A Legislatively Pro-Life State in a Post-Roe Country
From ballot initiatives to on-the-ground work
David E. Prince
It rarely happens to me, but I could not speak. I just sat in a kind of stunned silence when I heard the news. Then, I felt like crying, which is also rare for me. My tears, however, were tears of joy. It should not be this way, but I was surprised that God had positively answered a prayer I had been praying for 32 years since I became a Christian. Roe v. Wade was overturned by the U.S. Supreme Court in the Dobbs v. Jackson Women’s Health Organization decision with a 6-3 ruling. No longer is the purposeful destruction of life in the womb counted as a federally protected right.
I have been reminded in the ensuing days of many of the tireless heroes I have known who have been on the front lines, relentlessly fighting for the end of Roe. Most of these people are ordinary Americans from all walks of life, full of faith and hope. They are people whose compassion compels them to be champions for life, from womb to tomb. The coalition looks nothing like the cartoonish caricatures some on the cultural left attempt to make them out to be. Their chief weapons in this battle have been kindness, generosity, and persistence.
More recently, my thoughts have turned to the fact that our pro-life coalition, while rightly rejoicing in a significant victory, must not grow weary in well-doing (Gal. 6:9). The toppling of Roe did not make abortion illegal across the nation but rather turned the issue back to the states. There is work to be done—more work, not less—in every state across the nation in defending and caring for life.
What legislation is like in a more pro-life state
My state, Kentucky, faces a far different situation than my brothers and sisters in California. While our governor, Andy Beshear, is radically pro-abortion, the state is not. During statewide COVID lockdowns, the governor’s edict called for only life-saving medical procedures to be permitted, but he made an exception for the EMW Women’s Surgical Center, the state’s only abortion clinic. Nevertheless, the Kentucky General Assembly preemptively passed a trigger law in 2019 to take effect immediately upon the overturning of Roe. The trigger law bans abortion in the state with an exception to save the life of the mother. Attorney General Daniel Cameron has clarified that he will enforce Kentucky’s pro-life laws. Kentucky was one of 13 states to pass post-Roe trigger laws.1https://www.guttmacher.org/article/2022/06/13-states-have-abortion-trigger-bans-heres-what-happens-when-roe-overturned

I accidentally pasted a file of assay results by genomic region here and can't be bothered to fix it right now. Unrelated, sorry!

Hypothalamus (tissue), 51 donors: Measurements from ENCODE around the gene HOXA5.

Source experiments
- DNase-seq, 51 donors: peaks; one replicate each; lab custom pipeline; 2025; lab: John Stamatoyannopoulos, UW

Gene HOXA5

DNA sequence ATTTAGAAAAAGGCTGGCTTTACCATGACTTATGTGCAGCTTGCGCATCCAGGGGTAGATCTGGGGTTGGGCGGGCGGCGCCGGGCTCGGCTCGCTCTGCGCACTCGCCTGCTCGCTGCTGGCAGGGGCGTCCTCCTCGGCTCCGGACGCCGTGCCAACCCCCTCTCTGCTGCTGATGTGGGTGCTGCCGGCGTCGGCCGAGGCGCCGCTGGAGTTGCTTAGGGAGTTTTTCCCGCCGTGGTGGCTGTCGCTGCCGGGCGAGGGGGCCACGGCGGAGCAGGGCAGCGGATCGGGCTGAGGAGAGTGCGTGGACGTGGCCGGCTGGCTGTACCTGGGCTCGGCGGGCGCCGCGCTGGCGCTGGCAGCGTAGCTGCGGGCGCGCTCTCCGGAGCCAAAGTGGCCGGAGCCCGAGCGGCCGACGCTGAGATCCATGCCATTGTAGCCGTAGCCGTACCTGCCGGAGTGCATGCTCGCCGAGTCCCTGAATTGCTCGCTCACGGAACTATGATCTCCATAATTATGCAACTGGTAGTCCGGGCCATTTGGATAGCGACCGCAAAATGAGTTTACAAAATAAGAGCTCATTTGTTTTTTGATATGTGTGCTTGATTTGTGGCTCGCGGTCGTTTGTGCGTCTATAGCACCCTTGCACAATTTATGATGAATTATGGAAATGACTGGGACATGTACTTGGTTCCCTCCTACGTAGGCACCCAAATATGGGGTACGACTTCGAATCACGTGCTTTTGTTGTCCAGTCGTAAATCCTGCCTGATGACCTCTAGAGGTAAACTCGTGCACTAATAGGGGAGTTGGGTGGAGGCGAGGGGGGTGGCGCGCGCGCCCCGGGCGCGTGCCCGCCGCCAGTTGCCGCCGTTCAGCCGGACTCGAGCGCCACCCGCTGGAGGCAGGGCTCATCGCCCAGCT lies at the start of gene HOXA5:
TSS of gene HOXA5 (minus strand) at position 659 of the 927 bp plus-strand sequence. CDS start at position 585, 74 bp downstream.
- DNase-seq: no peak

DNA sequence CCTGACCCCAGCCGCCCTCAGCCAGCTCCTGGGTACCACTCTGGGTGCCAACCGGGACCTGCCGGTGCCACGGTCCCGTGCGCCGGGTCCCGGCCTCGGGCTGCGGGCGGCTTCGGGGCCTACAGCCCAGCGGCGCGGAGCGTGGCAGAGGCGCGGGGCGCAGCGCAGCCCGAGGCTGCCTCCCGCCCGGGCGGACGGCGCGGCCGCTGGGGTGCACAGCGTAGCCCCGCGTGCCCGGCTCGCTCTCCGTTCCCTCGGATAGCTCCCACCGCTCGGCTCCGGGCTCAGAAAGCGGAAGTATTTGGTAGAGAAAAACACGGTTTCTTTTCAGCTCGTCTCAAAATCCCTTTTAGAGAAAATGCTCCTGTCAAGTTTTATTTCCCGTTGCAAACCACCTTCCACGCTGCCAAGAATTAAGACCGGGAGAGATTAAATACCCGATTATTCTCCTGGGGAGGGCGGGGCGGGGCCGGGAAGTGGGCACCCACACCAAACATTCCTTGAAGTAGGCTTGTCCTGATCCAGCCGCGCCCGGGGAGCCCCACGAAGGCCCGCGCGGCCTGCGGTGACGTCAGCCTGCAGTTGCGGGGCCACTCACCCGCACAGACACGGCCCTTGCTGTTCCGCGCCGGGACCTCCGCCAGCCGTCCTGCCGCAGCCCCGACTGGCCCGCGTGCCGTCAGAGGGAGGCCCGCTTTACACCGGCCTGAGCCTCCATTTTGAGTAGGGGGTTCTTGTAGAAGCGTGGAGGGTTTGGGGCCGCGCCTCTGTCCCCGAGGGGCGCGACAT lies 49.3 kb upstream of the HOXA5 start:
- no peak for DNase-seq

However, Kentucky is not a state free of pro-life concerns. In the recent November general elections, Kentuckians were asked to pass Constitutional Amendment 2.
The one-sentence amendment stated, “To protect human life, nothing in this Constitution shall be construed to secure or protect a right to abortion or require the funding of abortion.” The amendment was already passed by the state legislature in November 2021.
Constitutional Amendment 2 was simply worded to prevent activist judges from “finding” a right to abortion in Kentucky’s Constitution and ensures that the state’s abortion policy will be set exclusively by the citizens of the Commonwealth and its elected representatives. The amendment would have ensured that the citizens of Kentucky would not be coerced into funding the destruction of babies’ lives in the womb.2https://www.kentucky.com/news/state/kentucky/article267183231.html Though the pro-life coalition in Kentucky advocated strongly for the bill, it failed to garner the support necessary. This demonstrates that end of Roe was but a new beginning for the work of the pro-life movement.